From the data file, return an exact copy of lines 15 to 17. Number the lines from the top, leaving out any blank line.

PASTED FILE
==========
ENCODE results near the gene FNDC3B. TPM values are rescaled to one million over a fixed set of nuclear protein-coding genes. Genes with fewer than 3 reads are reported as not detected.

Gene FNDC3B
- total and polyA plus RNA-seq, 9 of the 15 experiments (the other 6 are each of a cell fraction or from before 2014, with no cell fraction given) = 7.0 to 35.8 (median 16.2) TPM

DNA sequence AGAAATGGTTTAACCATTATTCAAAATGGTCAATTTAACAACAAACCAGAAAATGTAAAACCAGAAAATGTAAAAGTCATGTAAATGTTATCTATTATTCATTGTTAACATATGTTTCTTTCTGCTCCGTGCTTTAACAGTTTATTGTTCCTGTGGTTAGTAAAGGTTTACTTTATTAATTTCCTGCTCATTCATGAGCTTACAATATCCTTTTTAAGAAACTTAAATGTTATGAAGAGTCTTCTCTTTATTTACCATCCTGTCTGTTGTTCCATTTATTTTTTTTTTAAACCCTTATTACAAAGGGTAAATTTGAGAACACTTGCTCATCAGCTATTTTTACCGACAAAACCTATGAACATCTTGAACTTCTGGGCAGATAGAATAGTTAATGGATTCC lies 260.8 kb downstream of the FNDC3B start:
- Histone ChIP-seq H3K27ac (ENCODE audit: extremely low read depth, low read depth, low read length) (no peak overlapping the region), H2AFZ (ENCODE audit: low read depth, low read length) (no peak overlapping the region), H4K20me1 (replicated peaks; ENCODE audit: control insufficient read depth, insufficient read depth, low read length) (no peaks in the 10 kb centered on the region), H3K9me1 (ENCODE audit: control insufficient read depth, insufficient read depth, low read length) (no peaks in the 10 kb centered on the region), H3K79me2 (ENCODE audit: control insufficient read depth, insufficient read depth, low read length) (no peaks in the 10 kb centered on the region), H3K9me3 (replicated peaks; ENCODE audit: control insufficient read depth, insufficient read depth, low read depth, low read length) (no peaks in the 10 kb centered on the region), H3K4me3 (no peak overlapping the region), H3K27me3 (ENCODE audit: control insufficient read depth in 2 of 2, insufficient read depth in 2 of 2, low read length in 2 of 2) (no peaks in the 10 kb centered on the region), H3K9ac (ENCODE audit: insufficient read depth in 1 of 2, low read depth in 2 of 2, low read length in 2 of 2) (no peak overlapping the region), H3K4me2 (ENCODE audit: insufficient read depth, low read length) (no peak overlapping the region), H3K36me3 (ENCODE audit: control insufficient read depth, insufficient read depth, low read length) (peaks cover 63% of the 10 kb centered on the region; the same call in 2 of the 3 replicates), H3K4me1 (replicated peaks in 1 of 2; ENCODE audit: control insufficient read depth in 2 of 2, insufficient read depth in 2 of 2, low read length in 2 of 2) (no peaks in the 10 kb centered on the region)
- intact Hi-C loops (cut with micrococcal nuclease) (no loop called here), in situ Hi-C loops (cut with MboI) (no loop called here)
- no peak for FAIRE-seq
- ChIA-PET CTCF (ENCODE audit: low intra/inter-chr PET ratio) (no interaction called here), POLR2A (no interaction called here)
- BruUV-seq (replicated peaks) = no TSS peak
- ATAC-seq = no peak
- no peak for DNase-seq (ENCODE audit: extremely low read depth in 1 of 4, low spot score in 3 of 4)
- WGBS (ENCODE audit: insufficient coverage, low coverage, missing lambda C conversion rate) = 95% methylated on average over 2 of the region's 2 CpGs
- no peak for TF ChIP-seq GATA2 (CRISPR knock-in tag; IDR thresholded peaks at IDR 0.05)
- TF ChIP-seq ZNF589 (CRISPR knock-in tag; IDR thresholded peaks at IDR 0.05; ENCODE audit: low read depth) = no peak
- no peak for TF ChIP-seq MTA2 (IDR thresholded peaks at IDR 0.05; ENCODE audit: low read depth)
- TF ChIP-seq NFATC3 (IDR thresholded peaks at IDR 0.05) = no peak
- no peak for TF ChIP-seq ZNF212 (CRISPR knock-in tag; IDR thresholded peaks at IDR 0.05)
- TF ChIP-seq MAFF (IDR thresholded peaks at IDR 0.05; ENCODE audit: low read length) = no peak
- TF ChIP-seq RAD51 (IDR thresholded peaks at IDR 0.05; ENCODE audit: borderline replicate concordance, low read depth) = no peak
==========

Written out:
- no peak for TF ChIP-seq MTA2 (IDR thresholded peaks at IDR 0.05; ENCODE audit: low read depth)
- TF ChIP-seq NFATC3 (IDR thresholded peaks at IDR 0.05) = no peak
- no peak for TF ChIP-seq ZNF212 (CRISPR knock-in tag; IDR thresholded peaks at IDR 0.05)